AS A RESULT of present economic problems in Britain and attendant cuts in spending, there is a need to achieve maximum cost‐effectiveness in all sectors of public spending including libraries. This article examines a simple method by which economies could be made in buying multiple copies of books. It is assumed that unless librarians have freedom to buy a single copy of any book they choose, they will not achieve the breadth and depth required of first‐class libraries, be they in the public sector or in academic institutions. Perhaps second copies need cause little concern, but a pilot survey of a polytechnic library revealed cases where as many as four, six or even eight copies of the same edition had been bought on one occasion before the effectiveness of a lesser purchase could have been evaluated.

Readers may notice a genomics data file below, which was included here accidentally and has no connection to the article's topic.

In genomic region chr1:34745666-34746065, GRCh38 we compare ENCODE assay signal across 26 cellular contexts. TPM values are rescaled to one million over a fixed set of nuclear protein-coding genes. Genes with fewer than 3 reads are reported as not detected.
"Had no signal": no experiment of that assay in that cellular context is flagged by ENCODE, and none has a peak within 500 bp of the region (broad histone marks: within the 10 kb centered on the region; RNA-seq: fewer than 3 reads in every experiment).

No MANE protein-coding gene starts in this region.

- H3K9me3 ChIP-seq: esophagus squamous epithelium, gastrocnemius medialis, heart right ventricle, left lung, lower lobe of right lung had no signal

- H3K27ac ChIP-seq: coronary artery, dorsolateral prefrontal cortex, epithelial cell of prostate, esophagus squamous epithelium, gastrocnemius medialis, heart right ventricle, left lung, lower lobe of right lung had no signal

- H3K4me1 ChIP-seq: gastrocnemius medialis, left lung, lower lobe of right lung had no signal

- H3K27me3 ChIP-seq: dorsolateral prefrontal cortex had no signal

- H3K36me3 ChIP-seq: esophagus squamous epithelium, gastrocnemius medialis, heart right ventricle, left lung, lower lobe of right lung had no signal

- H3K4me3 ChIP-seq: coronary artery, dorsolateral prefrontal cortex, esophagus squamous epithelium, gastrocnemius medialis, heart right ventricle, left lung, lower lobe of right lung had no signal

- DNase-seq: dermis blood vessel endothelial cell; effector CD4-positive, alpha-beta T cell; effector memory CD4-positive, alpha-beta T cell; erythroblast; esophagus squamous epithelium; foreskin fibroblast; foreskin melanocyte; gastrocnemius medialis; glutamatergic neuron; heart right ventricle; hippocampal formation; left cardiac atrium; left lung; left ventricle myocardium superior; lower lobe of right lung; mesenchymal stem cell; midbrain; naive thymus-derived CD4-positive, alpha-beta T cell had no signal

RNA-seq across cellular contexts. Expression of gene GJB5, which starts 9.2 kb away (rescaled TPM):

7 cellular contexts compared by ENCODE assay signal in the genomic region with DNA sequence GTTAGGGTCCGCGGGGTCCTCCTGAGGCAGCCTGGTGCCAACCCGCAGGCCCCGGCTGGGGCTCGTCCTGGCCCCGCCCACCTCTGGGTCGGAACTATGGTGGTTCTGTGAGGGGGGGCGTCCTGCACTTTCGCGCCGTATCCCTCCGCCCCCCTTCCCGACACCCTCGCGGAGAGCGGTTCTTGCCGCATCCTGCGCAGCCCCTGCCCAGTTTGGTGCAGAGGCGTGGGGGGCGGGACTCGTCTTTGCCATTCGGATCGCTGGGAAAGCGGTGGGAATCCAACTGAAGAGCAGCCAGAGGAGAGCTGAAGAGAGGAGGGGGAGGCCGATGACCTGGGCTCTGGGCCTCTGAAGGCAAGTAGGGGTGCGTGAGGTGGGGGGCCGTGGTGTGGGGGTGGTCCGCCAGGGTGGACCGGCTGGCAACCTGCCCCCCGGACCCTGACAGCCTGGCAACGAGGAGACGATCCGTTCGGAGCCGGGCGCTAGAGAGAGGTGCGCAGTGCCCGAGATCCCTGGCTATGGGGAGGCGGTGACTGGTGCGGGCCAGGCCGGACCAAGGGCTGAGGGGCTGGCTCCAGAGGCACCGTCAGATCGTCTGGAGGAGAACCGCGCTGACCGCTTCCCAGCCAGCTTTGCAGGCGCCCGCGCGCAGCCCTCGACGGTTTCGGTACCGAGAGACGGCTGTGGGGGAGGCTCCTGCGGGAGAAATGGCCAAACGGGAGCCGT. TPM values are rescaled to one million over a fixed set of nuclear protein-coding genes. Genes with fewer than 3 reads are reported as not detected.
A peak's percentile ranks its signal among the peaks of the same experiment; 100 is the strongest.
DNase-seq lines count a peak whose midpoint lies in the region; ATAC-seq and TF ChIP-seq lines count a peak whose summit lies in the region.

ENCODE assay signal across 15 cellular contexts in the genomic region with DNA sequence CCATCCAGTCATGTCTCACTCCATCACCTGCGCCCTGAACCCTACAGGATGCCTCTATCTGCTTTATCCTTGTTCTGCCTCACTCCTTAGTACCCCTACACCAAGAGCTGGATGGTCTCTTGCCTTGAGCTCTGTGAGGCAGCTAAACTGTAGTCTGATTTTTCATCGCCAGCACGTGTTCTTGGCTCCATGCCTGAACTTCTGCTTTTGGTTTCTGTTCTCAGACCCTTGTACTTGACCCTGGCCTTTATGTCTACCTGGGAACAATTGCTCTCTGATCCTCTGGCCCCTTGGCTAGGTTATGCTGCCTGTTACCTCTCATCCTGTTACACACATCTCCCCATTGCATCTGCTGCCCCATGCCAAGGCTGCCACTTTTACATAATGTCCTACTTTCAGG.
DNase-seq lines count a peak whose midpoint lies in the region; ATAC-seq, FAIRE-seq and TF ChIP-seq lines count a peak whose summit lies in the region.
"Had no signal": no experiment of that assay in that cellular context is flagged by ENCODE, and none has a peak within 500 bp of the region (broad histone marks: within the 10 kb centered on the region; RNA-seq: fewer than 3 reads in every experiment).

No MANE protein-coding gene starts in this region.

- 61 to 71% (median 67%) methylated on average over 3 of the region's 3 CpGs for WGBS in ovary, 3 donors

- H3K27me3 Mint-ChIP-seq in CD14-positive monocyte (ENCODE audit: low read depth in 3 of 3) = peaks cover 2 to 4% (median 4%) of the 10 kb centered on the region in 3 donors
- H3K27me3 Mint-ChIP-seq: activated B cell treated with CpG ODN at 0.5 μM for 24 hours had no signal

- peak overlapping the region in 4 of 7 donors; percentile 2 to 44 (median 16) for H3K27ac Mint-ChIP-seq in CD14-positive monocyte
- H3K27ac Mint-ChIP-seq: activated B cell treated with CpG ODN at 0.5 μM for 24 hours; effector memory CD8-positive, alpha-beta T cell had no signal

Tyson, B., Iwaschkin, R., Mead, G., Reid, D., Gillman, P., Ashworth, W., Bingley, C., Fleming, E., Lawson, S. and Hills, K. (1979), "Comment", New Library World, Vol. 80 No. 8, pp. 145-155. https://doi.org/10.1108/eb038445Download as .RIS
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